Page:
On a clear day in San Francisco, the glowing Golden Gate Bridge hovers like an orange-highlighted doorway above a choppy bay. On a day like that, the cityscape looks like a 3-dimensional pop up book, layered by impossible skyscrapers, bright white buildings, blue water, and mountainous backdrops.
As early as 1820, San Francisco began being serviced by ferry from Marin. The idea of a connecting bridge even then seemed necessary but impossible. When demand for building the bridge became more of reality in 1916, the first engineers quoted that it would cost $100 million dollars – a completely absurd amount for the time.
Joseph Strauss, an engineer and poet, rethought the designs and introduced the idea of a suspension bridge, claiming it could be built for $17 million. Strauss got the job, and from that moment on the following two decades of his life were completely consumed by the project.
The project faced political backlash, environmental uncertainties, intense fog and winds, and stringent regulations to prevent it from clogging the important port. It underwent countless design revisions and passed through the hands of numerous designers. It incorporated the innovation of what is called the “deflection theory,” where the bridge would be able to sway in the wind. The final redesign was by Leon Moisseiff, which added the needed grace and visual appeal that Strauss’ proposed central-suspension design could not offer. In 1933, for a budget of $35 million dollars, the project finally began.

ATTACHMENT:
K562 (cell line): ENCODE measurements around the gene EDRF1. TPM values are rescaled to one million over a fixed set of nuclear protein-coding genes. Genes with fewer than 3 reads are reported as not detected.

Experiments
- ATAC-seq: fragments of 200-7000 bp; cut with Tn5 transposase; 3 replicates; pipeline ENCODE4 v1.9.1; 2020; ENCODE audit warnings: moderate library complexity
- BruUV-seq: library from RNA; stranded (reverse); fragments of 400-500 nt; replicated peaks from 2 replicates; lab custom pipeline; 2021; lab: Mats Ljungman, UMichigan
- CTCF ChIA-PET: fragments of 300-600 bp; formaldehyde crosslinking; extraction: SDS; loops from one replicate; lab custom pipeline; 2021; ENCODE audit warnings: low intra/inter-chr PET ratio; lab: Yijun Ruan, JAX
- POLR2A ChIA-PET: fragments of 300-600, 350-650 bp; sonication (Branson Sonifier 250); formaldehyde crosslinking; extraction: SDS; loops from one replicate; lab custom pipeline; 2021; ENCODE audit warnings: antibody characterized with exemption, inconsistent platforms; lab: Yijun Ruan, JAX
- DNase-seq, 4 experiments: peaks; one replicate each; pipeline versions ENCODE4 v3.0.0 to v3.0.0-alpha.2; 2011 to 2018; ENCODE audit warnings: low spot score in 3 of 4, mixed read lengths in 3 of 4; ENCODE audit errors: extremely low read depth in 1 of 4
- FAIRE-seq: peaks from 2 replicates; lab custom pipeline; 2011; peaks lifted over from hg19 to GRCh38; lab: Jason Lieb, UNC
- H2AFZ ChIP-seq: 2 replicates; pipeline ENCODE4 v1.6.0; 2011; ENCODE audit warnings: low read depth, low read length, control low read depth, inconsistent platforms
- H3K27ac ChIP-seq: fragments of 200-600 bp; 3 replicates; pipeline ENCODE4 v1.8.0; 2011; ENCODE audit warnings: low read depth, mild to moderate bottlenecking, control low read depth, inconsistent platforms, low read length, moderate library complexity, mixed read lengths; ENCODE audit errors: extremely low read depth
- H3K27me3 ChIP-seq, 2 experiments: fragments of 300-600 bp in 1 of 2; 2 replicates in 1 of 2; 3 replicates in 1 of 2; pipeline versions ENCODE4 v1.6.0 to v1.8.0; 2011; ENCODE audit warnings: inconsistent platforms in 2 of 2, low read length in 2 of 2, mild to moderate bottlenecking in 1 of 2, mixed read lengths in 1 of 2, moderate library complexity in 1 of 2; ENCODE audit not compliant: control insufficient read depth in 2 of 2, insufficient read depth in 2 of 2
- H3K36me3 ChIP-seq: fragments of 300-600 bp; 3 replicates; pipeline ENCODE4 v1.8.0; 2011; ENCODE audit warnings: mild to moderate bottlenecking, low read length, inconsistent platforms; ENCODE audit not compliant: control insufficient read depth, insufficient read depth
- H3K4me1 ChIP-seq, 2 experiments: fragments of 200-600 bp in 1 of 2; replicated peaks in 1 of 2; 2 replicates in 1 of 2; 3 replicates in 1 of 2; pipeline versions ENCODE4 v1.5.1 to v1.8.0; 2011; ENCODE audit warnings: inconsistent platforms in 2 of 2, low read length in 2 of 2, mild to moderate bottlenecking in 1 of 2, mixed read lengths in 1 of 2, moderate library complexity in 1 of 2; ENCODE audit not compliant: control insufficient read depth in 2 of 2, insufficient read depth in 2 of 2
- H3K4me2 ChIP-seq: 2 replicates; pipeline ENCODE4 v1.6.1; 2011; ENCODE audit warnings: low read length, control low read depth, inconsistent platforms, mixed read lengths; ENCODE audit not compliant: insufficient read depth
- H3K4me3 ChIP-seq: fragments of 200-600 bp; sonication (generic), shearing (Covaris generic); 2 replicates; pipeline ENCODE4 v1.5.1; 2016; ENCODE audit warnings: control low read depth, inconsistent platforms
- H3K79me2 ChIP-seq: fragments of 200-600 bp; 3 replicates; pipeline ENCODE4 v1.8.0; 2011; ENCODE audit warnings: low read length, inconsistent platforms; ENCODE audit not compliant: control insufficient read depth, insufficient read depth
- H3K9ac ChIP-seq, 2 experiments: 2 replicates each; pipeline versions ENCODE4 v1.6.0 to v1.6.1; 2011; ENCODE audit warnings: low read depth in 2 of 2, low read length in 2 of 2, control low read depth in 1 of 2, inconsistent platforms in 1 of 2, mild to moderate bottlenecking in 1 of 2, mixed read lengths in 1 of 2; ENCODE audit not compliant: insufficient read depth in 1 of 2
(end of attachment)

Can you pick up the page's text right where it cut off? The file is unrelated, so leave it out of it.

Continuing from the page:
The grand opening for the bridge came in May of 1937. It was the longest suspension bridge of the time and the fruition of an impossible project. Today, the Golden Gate Bridge is one of the most photographed bridges in the world and has been declared a modern Wonder of the World by the American Society of Civil Engineers.
It is an inspiring work of art and ingenuity, and serves as a reminder that function and beauty can coexist in some of the most unexpected ways.
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